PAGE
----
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Castlevania: Portrait of Ruin OST | chapelofresonance.com





















Castlevania: Portrait of Ruin OST Review by The Successor



Disc 1

Download Complete Package

102 MB

Track Length File Size
1. Gallery of Labyrinth 1:01 1.04 MB
2. Name Entry 1:56 2.07 MB
3. Birth of War 0:40 942 KB
4. Invitation of a Crazed Moon 2:31 3.05 MB
5. The Looming Threat 1:23 1.09 MB
6. OPERATION VK 1:46 2.04 MB
7. A Small Prayer 2:02 2.08 MB
8. VICTORIAN FEAR 2:15 3.01 MB
9. Piercing Silence 1:53 2.06 MB
10. Silent Prison 2:11 3.00 MB
11. Jail of Jewel 2:24 3.03 MB
12. DESTROYER 1:24 1.09 MB
13. Hail From the Past 2:51 3.09 MB
14. Chaotic Playground 2:16 3.01 MB
15. The Gears Go Awry 2:00 2.08 MB
16. Dance of Sadness 2:08 2.09 MB
17. Meeting of Destiny 2:09 3.00 MB
18. The Hidden Curse 2:41 3.07 MB
19. Gaze Up at the Darkness 2:39 3.6 MB
20. Faraway Days 1:59 2.07 MB
21. Bloodlines Bequethed 2:46 3.08 MB
22. Bad Situation 1:59 2.07 MB
23. Great Gate of Darkness 1:39 2.03 MB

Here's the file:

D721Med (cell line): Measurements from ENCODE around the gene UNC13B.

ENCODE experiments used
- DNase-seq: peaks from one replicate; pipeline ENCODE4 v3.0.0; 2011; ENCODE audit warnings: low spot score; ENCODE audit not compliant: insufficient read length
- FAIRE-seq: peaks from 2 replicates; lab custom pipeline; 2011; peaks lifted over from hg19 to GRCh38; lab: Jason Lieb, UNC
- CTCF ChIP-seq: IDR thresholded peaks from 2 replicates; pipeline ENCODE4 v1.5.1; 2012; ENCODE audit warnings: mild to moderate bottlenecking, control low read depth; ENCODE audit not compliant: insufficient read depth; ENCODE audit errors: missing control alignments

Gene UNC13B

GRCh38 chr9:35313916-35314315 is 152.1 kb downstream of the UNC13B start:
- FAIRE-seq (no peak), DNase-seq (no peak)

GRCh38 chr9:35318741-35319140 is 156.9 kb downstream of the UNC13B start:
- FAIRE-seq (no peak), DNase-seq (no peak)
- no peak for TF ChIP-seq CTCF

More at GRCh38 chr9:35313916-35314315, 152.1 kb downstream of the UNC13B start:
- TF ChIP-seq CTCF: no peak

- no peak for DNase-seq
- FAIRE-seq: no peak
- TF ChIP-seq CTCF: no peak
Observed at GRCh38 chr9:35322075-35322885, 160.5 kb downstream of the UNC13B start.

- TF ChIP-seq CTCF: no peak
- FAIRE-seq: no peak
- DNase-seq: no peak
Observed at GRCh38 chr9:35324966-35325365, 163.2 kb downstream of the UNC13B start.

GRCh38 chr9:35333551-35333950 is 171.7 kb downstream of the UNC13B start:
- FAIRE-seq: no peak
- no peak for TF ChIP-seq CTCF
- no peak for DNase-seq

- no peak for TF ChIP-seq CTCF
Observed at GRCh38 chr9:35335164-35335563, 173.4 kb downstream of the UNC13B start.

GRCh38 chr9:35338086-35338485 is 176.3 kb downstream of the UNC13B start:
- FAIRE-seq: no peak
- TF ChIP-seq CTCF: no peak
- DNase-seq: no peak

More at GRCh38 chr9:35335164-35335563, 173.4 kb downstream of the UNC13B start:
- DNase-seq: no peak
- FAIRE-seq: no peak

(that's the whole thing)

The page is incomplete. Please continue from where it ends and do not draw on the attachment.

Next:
24. Sandfall 1:19 1.08 MB
25. In Search of the Secret Spell 2:04 2.08 MB
26. Crucifix Held Close 3:01 4.01 MB
27. Behind the Gaze 1:54 2.06 MB
28. Iron Blue Intention 2:37 3.06 MB
29. Esquisse of Violence 1:43 2.4 MB
30. Thirst For Blood 1:53 2.06 MB
31. Overture 2:06 2.09 MB
32. Banquet of Madness 1:58 2.07 MB
33. Awaken From the Nightmare 0:17 420 KB
34. The Night Flows 2:56 4.00 MB
35. Portrait of Destiny 3:34 4.09 MB
36. Game Over 0:08 206 KB
37. Theme of Simon Belmont 2007 3:04 4.2 MB

ortrait of Ruin has two music composers, Michiru Yamane, and Yuzo Koshiro.

Koshiro is somewhat of a giant among video game composers. Some of his highlights include works for the Streets of Rage, ActRaiser and Ys series, all of which are known for their landmark tracks and progressive approach in view of the medium. Castlevania fans were giddy about him joining forces with Michiru Yamane, forming an all-star team to work on the second DS Castlevania game.

We're first introduced to "Gallery of Labyrinth". It sounds like the stuff they've been churning out lately for the series. Smooth string voices that take over the lead, which in turn step back and let an organ occupy it for some expected baroque note pattern, a quick drum beat, and nondescript, silky bass line that the untrained ear would probably not consciously notice or remember. The production and mix are good quality. It's a nice track but nothing surprisingly fresh is heard here.